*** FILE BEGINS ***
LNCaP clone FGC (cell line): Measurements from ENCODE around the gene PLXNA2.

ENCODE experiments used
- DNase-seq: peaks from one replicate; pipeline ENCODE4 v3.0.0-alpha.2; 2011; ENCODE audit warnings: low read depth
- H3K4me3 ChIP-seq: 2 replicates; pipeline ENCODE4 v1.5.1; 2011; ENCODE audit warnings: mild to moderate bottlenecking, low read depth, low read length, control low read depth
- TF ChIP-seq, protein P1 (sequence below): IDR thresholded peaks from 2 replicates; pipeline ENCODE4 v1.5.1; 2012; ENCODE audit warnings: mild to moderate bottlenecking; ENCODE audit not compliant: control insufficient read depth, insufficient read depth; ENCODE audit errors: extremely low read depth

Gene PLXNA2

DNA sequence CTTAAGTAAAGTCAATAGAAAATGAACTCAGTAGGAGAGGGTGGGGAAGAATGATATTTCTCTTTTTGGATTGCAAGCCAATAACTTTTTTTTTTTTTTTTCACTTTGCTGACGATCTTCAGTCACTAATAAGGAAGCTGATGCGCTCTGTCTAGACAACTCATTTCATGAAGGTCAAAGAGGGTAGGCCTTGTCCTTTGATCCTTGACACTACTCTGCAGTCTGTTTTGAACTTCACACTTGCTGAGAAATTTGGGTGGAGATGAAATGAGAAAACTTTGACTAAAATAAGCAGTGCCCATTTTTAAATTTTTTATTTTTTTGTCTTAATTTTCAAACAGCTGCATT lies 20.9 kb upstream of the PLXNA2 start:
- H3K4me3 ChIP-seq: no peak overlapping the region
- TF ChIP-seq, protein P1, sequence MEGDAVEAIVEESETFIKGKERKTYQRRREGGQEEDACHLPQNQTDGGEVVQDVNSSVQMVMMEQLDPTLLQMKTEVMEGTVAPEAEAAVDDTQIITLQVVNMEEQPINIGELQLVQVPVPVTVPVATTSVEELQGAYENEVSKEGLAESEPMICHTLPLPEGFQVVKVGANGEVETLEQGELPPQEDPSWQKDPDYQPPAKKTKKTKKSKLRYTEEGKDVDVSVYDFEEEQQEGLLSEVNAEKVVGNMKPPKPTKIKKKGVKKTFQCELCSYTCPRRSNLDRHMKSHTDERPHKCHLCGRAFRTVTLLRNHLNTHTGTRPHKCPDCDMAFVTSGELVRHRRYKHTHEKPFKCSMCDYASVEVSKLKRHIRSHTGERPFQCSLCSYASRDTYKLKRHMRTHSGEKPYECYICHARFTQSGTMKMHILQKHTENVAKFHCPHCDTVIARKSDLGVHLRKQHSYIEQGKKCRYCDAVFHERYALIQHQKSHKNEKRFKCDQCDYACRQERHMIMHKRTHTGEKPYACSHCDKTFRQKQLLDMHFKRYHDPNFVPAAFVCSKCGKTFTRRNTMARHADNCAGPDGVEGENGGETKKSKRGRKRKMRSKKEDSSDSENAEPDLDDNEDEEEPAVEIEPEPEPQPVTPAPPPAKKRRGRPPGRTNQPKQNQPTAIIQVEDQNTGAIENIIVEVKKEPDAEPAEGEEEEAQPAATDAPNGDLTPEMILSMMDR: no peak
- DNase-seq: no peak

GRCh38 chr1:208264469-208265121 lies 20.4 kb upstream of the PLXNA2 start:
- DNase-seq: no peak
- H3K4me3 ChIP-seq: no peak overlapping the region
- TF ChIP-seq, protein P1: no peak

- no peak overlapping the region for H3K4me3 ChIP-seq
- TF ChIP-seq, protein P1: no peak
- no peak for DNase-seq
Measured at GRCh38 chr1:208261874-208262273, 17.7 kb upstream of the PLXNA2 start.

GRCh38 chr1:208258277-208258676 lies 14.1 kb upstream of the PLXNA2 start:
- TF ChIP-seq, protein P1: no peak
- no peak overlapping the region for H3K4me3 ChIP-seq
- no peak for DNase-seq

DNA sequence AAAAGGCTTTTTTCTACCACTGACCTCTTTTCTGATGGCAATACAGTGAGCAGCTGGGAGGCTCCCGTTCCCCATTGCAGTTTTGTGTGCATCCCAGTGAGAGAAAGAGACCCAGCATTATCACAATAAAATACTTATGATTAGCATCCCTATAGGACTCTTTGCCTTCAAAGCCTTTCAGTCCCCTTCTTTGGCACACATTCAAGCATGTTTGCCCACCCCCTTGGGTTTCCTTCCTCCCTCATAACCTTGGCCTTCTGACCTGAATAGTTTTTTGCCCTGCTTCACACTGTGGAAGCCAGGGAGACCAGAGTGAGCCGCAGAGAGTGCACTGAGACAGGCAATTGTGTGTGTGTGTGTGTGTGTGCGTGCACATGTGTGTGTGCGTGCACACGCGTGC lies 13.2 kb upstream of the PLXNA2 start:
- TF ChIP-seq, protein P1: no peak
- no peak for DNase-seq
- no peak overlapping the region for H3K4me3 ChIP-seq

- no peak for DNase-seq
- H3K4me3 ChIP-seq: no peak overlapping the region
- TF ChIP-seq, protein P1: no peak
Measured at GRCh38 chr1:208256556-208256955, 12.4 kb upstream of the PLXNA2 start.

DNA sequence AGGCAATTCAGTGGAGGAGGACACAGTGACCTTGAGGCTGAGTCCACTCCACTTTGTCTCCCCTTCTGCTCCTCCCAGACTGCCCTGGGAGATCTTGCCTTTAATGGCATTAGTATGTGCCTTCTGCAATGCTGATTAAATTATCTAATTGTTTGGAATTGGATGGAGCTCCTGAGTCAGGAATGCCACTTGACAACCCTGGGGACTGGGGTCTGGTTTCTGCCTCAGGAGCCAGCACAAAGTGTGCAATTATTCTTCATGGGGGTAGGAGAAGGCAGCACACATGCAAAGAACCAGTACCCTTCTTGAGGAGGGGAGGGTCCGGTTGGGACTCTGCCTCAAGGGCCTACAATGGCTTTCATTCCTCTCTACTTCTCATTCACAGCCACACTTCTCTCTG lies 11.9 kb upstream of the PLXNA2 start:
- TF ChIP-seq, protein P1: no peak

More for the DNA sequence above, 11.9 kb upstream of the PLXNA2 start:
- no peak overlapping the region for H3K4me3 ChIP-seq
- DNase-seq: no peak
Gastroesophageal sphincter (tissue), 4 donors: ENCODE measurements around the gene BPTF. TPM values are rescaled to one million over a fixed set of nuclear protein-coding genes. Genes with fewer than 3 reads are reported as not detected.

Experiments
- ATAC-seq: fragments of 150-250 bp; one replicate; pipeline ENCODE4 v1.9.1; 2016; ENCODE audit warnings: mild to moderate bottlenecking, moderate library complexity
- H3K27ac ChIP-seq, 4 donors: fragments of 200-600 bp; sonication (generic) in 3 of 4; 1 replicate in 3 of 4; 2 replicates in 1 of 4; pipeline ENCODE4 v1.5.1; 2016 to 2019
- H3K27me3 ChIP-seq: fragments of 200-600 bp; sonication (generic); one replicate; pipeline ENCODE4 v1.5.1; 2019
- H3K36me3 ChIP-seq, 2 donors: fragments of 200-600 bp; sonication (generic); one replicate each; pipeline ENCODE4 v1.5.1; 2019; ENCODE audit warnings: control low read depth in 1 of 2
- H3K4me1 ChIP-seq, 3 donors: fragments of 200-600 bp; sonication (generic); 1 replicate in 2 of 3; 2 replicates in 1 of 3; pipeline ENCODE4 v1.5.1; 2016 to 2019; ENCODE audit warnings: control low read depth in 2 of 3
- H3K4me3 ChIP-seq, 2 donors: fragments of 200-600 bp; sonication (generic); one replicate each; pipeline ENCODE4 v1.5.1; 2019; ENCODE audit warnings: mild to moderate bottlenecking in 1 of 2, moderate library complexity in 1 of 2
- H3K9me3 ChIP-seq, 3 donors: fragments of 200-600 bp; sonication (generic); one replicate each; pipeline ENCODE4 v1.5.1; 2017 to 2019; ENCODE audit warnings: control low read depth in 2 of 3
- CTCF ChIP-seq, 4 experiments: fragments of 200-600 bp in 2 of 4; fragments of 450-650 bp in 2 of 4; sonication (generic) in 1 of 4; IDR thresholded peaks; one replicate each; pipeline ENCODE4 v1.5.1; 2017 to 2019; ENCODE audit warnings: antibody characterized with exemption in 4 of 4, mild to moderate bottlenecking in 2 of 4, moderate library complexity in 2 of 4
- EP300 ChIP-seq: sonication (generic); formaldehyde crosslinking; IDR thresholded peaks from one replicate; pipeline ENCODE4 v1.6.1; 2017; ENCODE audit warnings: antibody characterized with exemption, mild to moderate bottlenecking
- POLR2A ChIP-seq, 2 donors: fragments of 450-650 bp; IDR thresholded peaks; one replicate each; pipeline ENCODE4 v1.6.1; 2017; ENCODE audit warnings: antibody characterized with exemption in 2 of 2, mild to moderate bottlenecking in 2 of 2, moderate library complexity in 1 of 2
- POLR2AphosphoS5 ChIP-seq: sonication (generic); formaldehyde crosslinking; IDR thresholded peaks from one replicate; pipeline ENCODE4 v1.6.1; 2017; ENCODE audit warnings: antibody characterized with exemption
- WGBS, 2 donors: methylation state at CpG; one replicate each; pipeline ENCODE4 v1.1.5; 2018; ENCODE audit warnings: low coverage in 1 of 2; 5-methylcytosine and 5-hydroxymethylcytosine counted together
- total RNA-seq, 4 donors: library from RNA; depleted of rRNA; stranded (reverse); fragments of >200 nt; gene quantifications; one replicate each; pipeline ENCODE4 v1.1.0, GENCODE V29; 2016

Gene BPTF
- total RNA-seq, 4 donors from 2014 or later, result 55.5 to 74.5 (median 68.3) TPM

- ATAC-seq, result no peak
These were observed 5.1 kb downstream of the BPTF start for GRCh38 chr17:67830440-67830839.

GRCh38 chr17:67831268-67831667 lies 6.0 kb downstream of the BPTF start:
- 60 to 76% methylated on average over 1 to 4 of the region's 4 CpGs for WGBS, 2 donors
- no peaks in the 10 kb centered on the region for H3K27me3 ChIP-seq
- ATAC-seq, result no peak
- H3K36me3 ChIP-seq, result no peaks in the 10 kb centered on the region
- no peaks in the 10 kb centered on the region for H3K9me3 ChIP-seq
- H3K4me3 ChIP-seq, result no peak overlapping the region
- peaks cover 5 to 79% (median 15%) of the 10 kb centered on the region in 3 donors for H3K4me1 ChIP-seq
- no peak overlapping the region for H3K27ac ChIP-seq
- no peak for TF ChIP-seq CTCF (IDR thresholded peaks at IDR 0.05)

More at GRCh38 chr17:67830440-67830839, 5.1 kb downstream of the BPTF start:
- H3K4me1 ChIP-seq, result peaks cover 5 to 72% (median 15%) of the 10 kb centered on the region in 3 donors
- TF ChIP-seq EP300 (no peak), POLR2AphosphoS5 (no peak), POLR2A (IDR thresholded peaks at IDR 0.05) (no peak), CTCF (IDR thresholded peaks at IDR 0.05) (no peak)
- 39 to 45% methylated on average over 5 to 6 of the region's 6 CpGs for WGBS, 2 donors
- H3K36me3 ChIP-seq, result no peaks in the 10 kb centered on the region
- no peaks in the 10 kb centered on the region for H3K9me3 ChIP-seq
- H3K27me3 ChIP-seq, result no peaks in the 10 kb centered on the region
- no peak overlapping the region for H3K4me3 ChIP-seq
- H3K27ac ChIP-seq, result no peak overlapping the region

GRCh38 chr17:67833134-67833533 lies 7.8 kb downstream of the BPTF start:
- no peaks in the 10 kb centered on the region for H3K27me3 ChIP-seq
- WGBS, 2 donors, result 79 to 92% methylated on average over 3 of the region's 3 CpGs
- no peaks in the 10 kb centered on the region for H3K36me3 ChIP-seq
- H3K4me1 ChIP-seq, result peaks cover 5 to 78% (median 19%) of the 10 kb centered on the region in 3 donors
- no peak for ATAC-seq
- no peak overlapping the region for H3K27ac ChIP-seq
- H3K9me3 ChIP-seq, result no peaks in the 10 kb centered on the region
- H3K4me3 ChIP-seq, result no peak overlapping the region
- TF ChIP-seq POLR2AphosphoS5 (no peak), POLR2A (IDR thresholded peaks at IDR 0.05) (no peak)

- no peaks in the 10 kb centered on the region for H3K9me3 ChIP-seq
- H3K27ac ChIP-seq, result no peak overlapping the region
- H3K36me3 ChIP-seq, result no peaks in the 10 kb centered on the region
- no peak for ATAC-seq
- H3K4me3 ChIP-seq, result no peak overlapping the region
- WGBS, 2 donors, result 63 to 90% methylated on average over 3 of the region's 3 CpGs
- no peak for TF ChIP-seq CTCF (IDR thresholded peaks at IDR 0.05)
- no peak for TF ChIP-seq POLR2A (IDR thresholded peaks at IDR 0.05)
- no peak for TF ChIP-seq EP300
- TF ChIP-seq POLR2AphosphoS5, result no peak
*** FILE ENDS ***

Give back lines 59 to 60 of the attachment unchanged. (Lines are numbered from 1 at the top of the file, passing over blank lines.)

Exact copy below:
- H3K36me3 ChIP-seq, result no peaks in the 10 kb centered on the region
- no peaks in the 10 kb centered on the region for H3K9me3 ChIP-seq